AXPONA 2022 | Robert Harley on Digital Sources and Electronics
Five Most Significant Product Introductions
Gryphon Commander Preamplifier and Apex Power Amplifier
I’ll start with the biggest and the baddest electronics at the show: the all-new Gryphon Commander preamplifier and Apex power amplifier. This pair is a take-no-prisoners approach to amplification. For example, the Commander preamplifier’s outboard power supply weighs 84 pounds. The unit is a true dual-mono configuration with zero global feedback, dual-differential Class A operation, Mundorf caps—the list goes on and on. The massive Apex power amplifier can be purchased as a stereo unit or a pair of monoblocks. The Apex delivers its full rated output power in Class A, with the stereo model producing 210Wpc into 8 ohms and nearly doubling its output power as the impedance is halved, all the way down to 1 ohm. The amplifier boasts a whopping one Farad (1,000,000of reservoir capacitance. The industrial design and metalwork are stunning. The preamplifier sells for $63,000, and the amplifier is $99,000 for the stereo unit and $198,000 for a pair of monoblocks.
Lumin U2 Mini
Music server specialist Lumin gave us an advance look at the U2-Mini streamer. The U2-Mini is small in size but big in capabilities, including native support for Tidal, MQA, Qobuz, Tunin Radio, and Roon. The U2 Mini can upsample and downsample PCM and DSD up to DSD512 and PCM 768 and send that signal to your DAC on one of five outputs. Significantly, the unit has Leedh digital volume control, a very advanced new technology that provides digital-domain attention without loss of resolution (watch this space for an in-depth look at Leedh in an upcoming issue). $2400.
dCS Vivaldi Apex
Retailer Quintessence Audio demonstrated the new dCS Vivaldi Apex, a major upgrade of the company’s proprietary Ring DAC technology and flagship DAC. Apex is a hardware and software refinement of the Ring DAC, along with a new analog output stage. The Apex upgrade will be integral to new models, and owners of existing Vivaldi and Rossini system can upgrade to Apex. Although impossible to isolate the performance of one component under show conditions, the exhibit with the Vivaldi Apex at the front end of a chain with Wilson Alexx V loudspeakers sounded superb.
Germany’s Theory + Application Elektroakustik (T+A) showed its new 200 Series electronics. Housed in elegant, compact chassis, the 200 Series includes the DAC 200 preamplifier/DAC ($6900), the A 200 power amplifier ($4900), and the MP 200 multi-source streamer and CD player ($5700). All three units feature trickle-down technology from T+A’s more expensive products—dual-mono design and fully discrete and balanced circuitry in the preamplifier, for example. The power amplifier delivers 200Wpc into 8 ohms. The 200 Series products’ compact size makes them ideal for listeners in smaller spaces, or just those who don’t want large boxes of electronics in their home but refuse to sacrifice performance. The three products join the existing HA 200 headphone amplifier in the series.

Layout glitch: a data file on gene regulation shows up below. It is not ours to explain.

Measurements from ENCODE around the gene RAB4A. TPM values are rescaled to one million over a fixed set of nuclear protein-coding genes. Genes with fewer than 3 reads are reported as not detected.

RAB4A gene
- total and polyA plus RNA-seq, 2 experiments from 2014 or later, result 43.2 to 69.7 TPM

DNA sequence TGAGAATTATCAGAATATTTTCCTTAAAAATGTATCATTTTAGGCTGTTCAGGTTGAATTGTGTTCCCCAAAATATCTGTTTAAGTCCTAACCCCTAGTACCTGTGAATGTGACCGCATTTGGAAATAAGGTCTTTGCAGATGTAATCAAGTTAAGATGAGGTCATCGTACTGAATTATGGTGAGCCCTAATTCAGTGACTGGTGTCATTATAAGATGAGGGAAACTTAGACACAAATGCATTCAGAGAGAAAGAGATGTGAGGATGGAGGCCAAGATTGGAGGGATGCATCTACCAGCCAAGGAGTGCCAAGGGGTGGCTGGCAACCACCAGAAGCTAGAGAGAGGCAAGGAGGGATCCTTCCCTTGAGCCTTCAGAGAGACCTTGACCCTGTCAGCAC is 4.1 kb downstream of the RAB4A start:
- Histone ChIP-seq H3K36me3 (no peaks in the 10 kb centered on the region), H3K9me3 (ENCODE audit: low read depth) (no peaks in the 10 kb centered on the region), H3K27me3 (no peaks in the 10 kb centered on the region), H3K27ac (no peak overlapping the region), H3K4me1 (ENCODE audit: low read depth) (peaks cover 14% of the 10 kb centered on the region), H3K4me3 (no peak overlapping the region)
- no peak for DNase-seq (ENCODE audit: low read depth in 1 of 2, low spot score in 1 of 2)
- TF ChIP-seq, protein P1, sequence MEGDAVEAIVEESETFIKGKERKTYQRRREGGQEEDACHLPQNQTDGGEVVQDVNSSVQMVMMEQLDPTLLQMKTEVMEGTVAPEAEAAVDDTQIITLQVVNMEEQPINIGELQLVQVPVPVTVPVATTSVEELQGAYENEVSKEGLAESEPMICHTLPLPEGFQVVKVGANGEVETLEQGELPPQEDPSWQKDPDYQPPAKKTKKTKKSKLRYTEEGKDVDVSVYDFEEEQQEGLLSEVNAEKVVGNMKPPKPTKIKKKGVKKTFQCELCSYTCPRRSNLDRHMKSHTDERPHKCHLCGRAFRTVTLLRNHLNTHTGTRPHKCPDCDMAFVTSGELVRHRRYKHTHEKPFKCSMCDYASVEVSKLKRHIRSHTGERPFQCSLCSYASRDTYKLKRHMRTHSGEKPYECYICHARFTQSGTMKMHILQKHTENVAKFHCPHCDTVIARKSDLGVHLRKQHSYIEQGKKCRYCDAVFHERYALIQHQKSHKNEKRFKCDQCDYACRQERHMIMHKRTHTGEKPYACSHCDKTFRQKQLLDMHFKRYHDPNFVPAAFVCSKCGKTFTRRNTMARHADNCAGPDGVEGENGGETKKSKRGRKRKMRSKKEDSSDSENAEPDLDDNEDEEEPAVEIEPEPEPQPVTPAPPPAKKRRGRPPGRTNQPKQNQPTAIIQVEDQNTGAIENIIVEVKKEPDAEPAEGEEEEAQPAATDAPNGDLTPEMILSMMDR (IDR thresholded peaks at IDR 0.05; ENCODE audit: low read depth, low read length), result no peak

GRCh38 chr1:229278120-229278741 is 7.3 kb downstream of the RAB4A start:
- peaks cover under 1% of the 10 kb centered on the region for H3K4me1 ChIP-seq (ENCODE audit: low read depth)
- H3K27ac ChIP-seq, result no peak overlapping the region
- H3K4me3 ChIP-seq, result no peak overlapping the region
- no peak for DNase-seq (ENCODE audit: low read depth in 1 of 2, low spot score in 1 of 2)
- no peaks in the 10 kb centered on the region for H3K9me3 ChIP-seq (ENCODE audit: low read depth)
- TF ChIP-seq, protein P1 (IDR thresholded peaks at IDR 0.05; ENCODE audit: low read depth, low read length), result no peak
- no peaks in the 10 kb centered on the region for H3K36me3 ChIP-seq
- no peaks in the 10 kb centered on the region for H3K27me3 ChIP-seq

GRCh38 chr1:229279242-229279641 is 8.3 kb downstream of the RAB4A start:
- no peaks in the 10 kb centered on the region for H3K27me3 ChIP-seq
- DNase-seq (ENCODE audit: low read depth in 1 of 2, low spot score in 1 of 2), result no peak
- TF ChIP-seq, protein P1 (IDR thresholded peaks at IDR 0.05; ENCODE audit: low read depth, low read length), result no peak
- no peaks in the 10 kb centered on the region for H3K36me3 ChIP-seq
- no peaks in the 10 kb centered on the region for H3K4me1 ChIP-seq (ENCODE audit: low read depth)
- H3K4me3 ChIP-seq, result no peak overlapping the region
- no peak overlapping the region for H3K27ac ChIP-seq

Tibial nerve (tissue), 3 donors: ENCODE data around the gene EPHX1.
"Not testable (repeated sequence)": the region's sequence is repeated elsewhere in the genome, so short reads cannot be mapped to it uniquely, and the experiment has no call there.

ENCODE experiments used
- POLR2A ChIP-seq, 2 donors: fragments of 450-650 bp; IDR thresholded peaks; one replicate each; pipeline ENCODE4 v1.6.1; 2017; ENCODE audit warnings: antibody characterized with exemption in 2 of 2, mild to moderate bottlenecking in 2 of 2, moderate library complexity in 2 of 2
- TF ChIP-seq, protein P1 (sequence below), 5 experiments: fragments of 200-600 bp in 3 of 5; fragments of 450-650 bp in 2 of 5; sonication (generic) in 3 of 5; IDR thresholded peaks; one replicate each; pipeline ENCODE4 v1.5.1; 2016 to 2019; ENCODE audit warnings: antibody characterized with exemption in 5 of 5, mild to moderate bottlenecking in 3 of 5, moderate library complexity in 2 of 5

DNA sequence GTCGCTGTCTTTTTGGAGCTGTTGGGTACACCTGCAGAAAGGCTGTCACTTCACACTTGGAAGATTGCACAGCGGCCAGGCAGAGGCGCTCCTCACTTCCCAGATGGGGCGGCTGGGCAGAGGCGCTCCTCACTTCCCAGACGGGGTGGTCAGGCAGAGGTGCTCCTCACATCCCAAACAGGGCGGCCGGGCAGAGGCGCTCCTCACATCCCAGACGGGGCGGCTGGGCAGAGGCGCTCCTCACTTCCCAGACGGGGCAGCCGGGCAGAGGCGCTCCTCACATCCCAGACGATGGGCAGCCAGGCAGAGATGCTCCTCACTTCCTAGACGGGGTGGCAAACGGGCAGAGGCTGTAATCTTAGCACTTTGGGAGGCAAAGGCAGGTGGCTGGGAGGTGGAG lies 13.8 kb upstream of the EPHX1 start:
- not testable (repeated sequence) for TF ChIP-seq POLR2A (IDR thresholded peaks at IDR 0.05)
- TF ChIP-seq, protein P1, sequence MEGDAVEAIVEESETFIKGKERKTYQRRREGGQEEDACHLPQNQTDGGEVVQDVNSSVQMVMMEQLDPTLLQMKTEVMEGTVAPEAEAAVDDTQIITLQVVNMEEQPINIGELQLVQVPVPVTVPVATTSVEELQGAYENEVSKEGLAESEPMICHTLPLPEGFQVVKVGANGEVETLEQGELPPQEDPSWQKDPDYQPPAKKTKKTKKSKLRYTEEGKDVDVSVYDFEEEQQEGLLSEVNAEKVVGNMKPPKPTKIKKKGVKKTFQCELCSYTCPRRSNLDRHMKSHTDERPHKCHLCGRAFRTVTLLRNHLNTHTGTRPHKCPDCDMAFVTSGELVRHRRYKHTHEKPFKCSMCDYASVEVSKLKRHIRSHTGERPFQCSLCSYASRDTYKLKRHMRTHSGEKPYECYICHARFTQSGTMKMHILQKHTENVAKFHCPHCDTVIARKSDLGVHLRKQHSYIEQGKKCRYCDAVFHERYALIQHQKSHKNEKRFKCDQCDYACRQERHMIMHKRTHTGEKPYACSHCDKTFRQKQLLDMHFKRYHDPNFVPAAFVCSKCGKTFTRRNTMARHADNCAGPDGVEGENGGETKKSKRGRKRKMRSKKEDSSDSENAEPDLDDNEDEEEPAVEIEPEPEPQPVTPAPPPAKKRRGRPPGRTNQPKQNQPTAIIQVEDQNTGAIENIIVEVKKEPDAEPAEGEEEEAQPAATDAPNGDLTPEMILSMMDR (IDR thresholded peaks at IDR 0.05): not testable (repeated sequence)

Aurender introduced a new flagship music server positioned above the vaunted W20SE that I reviewed in Issue 325. The N30SA is housed in two chassis—a first for Aurender. The two-chassis design lowers noise by segregating the power supply, LCD display driver, hard drive, system control, and other noisy circuitry from the audio electronics, which are housed in the second chassis. The chassis top and bottom plates are thicker to provide additional isolation. Also, the two chassis can be positioned on different shelves for even greater isolation. The N30SA includes an internal fixed 8TB SSD with a rear-panel slot for a 2.5** HDD or SDD storage expansion. The N30SA incorporates all the standard Aurender features, such as MQA decoding (optional in-app purchase), remote support, the excellent Conductor music-management app, and the super-capacitor-based UPS. Price: $24,000.
PrimaLuna gave a preview of its upcoming all-tube EVO 100-11 phonostage (June deliveries). The EVO 100-11 features not just tube regulation, but also tube rectification. The company says using tubes instead of diodes to convert AC from the wall outlet into DC reduces radiated noise inside the chassis. The circuit is built around four 12AX7 tubes, with an additional pair of 6922s that can be engaged for the extra gain required by moving-coil cartridges. Six gain settings are provided (three mm, three mc) via a front-panel knob. Price: $3695
The French electronics manufacturer JMF Audio made its U.S. debut—37 years after the company was founded. JMF electronics are widely used in recording studios, particularly in Europe, and now the company has U.S. distribution through Audio Skies. JMF demonstrated its HQS 6002 dual-mono power amplifier ($39,000), PRS 1.5 dual-mono preamp ($34,000), with the Ideon Audio Absolute digital stack that I reviewed in the May/June issue, and Stealth cabling. The system drove Vivid Giya G1 S speakers to good effect, producing the best sound I’ve heard from this loudspeaker.